An Australian-first district energy-sharing project between UTS and Enwave Central Park has been highly commended at the Committee for Sydney’s Smart City Awards, which celebrate successful initiatives that address fundamental challenges faced by modern cities using technology.
The project uses large pipes carrying chilled water that are deep under Broadway, to deliver cooling energy to UTS from the Enwave Central Park Energy Centre. The chilled thermal energy will help to meet new air conditioning demand in UTS buildings, including our new UTS Central building..
At the Smart City Awards, announced in early September, the district energy-sharing project was recognised in the Best Industry-led Partnership category for its numerous benefits, including:
- diversifying the cooling load between UTS’s business hour peaks and Central Park’s evening/weekend peaks
- reducing capital costs and space required for chillers and cooling towers
- external mechanical plant efficiencies
- reductions in electricity use and emissions
- lower reliance on the grid
- the potential for more active use of building rooftops.
Operational since mid-2018, the district energy-sharing project is expected to see UTS’s greenhouse gas emissions drop by around three per cent – more than 1000 tonnes each year – and will supply cooling energy to the new UTS Central building when it opens in mid-2019.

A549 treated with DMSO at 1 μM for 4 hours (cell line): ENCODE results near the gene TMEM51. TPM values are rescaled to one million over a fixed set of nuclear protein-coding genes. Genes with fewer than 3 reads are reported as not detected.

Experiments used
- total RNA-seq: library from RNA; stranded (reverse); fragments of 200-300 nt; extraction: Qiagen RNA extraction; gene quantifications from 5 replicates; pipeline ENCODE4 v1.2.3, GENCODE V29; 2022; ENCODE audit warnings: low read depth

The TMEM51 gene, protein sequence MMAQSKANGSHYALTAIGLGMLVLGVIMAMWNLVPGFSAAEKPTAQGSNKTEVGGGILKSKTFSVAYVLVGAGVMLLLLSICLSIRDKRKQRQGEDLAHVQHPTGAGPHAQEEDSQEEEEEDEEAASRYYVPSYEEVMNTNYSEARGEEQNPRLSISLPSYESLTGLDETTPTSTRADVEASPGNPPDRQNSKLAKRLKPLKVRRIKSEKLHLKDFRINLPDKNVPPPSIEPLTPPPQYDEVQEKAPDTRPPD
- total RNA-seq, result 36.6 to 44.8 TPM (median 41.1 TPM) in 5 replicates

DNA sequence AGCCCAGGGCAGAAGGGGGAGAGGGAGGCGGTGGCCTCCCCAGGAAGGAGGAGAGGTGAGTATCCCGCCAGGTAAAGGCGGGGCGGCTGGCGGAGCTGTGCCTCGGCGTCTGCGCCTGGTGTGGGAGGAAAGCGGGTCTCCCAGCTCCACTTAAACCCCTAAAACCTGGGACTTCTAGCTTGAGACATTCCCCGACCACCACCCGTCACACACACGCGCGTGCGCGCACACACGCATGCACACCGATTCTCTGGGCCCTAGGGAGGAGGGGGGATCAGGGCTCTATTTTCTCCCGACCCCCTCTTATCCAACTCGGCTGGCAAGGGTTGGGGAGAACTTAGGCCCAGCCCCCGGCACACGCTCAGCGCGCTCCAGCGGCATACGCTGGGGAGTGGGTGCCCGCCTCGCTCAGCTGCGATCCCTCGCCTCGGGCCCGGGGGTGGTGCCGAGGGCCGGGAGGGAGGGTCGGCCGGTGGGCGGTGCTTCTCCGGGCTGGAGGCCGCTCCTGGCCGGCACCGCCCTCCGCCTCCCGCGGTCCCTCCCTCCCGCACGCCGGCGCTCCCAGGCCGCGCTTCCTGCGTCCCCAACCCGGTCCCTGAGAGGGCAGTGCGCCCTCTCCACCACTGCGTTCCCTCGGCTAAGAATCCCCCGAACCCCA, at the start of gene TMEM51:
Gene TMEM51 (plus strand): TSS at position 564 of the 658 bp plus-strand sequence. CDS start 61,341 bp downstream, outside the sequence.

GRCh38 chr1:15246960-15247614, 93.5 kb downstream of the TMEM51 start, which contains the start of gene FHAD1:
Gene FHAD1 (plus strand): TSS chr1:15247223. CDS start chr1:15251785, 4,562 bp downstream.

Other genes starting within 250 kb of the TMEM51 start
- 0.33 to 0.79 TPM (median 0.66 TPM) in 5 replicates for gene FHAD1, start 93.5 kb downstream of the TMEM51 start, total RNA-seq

A second UTS project was also highly commended, in the Best Local Government Initiative category. The Smart Urban Heat Monitoring project is a partnership between the Technology for Urban Liveability Project (TULIP) project, led by UTS, and the City of Sydney. It uses sensors across a variety of locations in Chippendale and Redfern to monitor urban heat, to gather valuable data on inner city microclimates.
The judging panel for the Awards included Greater Sydney Commissioner Lucy Turnbull and NSW Finance Minister Victor Dominello, as well as Smart Cities representatives.